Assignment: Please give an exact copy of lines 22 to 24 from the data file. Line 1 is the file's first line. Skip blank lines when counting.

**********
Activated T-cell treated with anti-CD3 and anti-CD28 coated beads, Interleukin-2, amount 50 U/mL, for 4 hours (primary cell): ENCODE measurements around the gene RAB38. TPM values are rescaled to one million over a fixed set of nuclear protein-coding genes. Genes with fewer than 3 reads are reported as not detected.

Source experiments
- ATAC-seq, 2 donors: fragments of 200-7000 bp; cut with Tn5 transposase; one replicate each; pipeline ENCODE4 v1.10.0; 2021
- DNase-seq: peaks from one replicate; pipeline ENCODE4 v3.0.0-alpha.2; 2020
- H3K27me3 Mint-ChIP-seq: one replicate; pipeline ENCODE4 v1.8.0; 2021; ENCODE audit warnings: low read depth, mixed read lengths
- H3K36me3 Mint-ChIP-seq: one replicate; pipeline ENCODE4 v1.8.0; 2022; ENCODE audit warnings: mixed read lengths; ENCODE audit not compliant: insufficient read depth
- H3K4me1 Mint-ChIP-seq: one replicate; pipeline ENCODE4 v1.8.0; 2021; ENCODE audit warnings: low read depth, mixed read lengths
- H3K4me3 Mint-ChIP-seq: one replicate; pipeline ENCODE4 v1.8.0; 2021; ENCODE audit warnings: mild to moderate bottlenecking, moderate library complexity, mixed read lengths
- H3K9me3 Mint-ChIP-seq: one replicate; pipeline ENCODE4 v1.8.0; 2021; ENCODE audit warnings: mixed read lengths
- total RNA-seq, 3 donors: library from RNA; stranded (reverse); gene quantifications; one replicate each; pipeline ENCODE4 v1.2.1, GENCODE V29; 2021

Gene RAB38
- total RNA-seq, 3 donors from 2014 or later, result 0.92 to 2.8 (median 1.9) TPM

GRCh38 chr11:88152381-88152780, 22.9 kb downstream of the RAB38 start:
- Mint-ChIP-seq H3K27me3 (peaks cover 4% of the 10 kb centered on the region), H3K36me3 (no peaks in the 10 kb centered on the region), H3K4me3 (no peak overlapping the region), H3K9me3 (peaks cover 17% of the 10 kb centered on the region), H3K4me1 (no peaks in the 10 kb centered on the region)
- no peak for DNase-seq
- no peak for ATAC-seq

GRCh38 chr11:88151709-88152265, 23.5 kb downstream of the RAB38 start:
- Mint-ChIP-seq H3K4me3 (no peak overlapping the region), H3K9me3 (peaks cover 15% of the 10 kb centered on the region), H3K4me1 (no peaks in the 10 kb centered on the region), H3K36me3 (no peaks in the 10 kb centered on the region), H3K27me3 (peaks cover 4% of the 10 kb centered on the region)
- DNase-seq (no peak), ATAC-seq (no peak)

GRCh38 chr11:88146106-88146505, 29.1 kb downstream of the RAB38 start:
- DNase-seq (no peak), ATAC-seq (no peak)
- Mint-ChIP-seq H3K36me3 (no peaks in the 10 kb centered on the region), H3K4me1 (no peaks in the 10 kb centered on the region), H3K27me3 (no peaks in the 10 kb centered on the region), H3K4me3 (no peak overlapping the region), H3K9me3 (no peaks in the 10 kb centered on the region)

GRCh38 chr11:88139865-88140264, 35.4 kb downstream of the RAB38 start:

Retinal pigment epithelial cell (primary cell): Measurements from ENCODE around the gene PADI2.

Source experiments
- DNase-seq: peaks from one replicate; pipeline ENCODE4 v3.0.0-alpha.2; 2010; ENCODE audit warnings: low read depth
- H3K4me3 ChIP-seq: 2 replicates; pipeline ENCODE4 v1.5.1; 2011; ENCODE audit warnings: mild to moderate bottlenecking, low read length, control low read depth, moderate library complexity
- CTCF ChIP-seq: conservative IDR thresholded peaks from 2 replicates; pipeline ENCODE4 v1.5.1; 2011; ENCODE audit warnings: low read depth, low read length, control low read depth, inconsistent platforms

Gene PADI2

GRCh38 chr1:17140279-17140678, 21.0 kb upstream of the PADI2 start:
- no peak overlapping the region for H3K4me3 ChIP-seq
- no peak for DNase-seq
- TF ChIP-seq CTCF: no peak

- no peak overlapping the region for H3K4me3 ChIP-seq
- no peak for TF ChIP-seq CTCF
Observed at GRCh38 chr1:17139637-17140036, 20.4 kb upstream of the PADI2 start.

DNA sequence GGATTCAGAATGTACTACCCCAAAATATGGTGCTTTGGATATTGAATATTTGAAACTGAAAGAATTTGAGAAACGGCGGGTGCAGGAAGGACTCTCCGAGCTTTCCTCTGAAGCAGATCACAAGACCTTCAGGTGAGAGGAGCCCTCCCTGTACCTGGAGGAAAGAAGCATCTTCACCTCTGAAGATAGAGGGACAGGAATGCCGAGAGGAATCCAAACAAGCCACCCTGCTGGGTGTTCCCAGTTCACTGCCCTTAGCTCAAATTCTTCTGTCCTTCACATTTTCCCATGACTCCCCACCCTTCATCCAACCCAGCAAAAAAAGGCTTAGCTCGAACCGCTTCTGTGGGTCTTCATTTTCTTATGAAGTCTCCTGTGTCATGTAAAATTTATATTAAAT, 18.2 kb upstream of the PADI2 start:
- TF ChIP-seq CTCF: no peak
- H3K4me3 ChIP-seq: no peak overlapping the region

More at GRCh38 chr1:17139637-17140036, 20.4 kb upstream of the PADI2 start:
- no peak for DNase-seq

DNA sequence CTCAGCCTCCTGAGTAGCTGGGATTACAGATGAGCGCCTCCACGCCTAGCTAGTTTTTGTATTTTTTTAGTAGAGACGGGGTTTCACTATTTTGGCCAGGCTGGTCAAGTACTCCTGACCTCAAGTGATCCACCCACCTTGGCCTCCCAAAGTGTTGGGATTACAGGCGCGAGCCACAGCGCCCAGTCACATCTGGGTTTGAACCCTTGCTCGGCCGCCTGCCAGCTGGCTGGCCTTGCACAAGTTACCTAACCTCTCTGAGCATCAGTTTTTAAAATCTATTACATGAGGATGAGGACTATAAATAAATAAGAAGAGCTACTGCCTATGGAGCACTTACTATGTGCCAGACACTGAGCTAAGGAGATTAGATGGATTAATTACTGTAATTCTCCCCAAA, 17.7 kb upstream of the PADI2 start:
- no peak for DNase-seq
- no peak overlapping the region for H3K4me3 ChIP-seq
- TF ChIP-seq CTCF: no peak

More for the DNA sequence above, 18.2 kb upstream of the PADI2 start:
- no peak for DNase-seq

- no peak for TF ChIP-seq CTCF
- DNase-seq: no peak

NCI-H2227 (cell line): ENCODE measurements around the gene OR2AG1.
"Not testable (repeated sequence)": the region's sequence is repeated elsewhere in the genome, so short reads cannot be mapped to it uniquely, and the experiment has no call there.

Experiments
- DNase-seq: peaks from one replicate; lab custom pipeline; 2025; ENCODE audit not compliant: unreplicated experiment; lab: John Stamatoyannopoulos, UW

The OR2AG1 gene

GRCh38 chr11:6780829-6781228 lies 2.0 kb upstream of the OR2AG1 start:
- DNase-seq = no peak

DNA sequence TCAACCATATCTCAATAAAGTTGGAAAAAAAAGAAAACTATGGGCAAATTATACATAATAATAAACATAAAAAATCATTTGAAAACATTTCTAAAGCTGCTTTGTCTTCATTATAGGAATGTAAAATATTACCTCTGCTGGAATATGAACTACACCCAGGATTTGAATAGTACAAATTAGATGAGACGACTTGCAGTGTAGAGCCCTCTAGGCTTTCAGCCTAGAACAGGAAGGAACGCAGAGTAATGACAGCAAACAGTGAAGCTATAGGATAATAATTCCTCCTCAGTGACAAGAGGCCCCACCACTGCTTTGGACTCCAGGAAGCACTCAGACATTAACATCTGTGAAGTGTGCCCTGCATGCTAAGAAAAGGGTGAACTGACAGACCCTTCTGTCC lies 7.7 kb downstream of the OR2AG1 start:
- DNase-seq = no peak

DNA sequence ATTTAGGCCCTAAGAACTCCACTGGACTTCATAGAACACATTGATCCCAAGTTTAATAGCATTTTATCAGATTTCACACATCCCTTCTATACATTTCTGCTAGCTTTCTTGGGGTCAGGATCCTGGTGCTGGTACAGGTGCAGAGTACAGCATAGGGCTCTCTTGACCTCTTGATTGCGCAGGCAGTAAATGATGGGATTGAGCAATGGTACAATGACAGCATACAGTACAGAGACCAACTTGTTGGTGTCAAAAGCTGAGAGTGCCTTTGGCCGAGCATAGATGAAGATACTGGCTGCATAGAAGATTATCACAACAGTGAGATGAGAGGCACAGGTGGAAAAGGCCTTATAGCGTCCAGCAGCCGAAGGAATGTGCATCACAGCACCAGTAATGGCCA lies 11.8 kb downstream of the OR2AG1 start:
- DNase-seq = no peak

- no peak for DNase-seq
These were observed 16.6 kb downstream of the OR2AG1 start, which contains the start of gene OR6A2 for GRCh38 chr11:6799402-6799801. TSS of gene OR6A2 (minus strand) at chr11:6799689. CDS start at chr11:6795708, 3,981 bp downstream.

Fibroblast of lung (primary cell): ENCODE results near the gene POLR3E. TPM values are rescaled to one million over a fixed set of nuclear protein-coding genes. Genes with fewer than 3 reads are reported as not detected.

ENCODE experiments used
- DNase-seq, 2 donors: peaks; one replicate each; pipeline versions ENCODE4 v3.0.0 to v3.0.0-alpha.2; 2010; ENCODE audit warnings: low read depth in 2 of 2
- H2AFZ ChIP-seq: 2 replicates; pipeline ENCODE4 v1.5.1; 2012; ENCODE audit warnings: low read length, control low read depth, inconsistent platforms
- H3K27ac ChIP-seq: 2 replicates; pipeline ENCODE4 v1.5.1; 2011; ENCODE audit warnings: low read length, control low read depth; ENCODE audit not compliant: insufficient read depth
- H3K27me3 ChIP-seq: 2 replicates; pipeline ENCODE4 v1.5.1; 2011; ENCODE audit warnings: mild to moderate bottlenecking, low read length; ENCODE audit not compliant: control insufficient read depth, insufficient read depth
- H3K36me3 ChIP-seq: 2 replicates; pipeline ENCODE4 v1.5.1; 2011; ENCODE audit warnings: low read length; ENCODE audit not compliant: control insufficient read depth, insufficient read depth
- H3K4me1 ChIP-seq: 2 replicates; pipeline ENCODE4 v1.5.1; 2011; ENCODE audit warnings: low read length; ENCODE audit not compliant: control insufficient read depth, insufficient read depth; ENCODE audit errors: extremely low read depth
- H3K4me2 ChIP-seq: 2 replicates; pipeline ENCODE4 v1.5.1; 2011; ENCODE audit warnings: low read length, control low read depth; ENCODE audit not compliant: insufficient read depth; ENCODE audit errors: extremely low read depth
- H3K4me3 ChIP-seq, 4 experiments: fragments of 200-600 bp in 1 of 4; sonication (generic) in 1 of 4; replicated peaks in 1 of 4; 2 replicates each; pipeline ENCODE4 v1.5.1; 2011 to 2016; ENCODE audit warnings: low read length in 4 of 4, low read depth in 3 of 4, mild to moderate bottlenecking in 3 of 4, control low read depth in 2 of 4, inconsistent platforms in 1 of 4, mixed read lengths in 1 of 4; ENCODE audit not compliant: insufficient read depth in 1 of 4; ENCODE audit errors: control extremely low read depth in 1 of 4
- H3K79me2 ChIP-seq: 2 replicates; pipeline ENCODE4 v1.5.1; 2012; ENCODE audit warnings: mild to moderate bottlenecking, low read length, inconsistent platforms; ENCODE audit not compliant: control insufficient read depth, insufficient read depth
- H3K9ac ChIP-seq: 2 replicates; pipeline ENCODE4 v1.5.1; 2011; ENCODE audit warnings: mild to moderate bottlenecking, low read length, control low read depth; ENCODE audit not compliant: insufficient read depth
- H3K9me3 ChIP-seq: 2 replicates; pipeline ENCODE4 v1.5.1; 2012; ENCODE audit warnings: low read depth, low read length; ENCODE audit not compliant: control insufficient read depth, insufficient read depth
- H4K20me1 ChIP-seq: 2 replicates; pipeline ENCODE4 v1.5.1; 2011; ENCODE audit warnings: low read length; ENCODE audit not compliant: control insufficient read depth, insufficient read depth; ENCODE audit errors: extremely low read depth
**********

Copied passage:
- Mint-ChIP-seq H3K36me3 (no peaks in the 10 kb centered on the region), H3K4me1 (no peaks in the 10 kb centered on the region), H3K27me3 (no peaks in the 10 kb centered on the region), H3K4me3 (no peak overlapping the region), H3K9me3 (no peaks in the 10 kb centered on the region)

GRCh38 chr11:88139865-88140264, 35.4 kb downstream of the RAB38 start:

Retinal pigment epithelial cell (primary cell): Measurements from ENCODE around the gene PADI2.